Leech Therapy in Nearly Total Amputation of Fingers Without Vascular Repair
November 4, 2015
Management of finger amputation, due its difficulties, is a dilemma and in many cases microvascular replantation is not possible, especially in those with crash injury. Since the purpose of replantation is obtaining a near normal function (motion, sensation, and handgrip), amputation of the injured finger seems to be the best treatment. Nowadays, microsurgical techniques have improved and more and more finger replantations are performed. However, replantation would be possible if there is the plausibility of microsurgery (patient’s condition, hospital facilities). Venous congestion, even for a short period, could cause thrombosis at the digital arteriole anastomosis, and may result in replantation loss.
Leech therapy has a long history in different branches of medicine. The use of leech in finger replantation after microvascular surgery has been reported to decrease venous congestion. In this report, we presented a case in which microvascular surgery was not performed (due to crush injury) and after a simple repair, leeches therapy was performed. The idea behind this technique is to suck blood into small remaining vessels from the volar part of the finger (the only attached skin).A 25-year-old man was admitted to the emergency ward of Shahid-Kamyab Hospital, Mashhad, Iran, with traumatic-near-amputation condition of the third, fourth and fifth fingers of the left hand in January 2011. Trauma occurred during an occupational accident where the carpenter’s saw injured his fingers in the proximal phalanx. The patient had no previous history of disease or surgery. He was immediately transferred to the operation theatre. The lateral neurovascular bundle of the third finger was intact. Nevertheless, the third finger was completely ischemic and with no capillary filling. In fourth and fifth fingers, neurovascular components were crushed and only a small volar skin flap existed. According to the situation of hospital, having no access to microvascular surgery equipment, and vascular surgeon consultation, microvascular replantation was not applicable. After a meticulous debridement, bone was fixed using a K-wire.Soft tissue was sutured without vascular surgery. The cutaneous nerves of the fingers were not repaired. After reaching a good alignment, capillary filling of the third finger was not returned. It may be due to severe intimal lesion and thrombosis. The third finger could be assumed near amputated.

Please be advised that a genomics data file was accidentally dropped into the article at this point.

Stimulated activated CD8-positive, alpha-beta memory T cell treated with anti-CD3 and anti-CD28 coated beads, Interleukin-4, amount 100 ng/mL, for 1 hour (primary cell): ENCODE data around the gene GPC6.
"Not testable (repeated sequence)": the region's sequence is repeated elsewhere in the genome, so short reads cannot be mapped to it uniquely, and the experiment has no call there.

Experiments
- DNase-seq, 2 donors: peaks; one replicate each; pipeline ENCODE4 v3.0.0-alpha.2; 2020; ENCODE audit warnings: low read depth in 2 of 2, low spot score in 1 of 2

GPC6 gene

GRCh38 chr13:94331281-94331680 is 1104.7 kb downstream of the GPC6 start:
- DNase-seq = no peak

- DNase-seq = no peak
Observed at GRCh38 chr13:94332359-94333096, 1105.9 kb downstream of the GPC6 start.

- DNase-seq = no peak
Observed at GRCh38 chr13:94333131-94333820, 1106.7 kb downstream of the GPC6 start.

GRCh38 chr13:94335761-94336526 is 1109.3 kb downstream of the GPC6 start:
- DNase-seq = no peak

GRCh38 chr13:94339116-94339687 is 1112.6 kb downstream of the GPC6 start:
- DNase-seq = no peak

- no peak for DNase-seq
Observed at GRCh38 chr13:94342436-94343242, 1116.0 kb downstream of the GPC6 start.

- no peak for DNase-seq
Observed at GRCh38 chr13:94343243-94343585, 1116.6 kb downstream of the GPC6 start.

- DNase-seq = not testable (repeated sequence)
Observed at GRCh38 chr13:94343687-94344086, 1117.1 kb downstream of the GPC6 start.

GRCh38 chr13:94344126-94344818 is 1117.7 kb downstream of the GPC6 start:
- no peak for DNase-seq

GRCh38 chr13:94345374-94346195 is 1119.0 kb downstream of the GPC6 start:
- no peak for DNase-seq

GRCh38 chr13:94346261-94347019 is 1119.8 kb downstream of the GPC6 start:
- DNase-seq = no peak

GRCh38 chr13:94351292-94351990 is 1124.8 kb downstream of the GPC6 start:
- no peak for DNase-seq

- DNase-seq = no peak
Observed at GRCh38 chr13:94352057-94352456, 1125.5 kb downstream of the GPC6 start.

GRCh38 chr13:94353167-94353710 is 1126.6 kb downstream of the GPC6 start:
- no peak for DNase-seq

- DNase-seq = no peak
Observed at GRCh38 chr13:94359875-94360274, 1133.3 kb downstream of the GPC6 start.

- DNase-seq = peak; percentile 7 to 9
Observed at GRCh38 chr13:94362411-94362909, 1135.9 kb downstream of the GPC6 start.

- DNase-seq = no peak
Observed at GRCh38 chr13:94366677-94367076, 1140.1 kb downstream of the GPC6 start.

Appropriate prophylactic antibiotic and low molecular weight heparin commenced (40 mg, SC, BID). Leech therapy commenced 12 hours after the operation. The leeches applied were obtained from breeders, since they were not available in the center. Leeches were applied until they were satiated (mean 20 minutes) on a daily basis. In the beginning days, a small incision was applied to cause a minimal amount of bleeding to encourage leeches to bite the ischemic fingers. The leeches were handled by pancit. After each leech therapy, blood oozing continued for one hour, which it amount was less in early days, increasing day by day. In general, 15 leeches were used for this patient. On the first postoperative day, his fingers were assessed for color, capillary refill and blood oozing every two hours. Where necessary, leeches were applied to decrease venous congestion.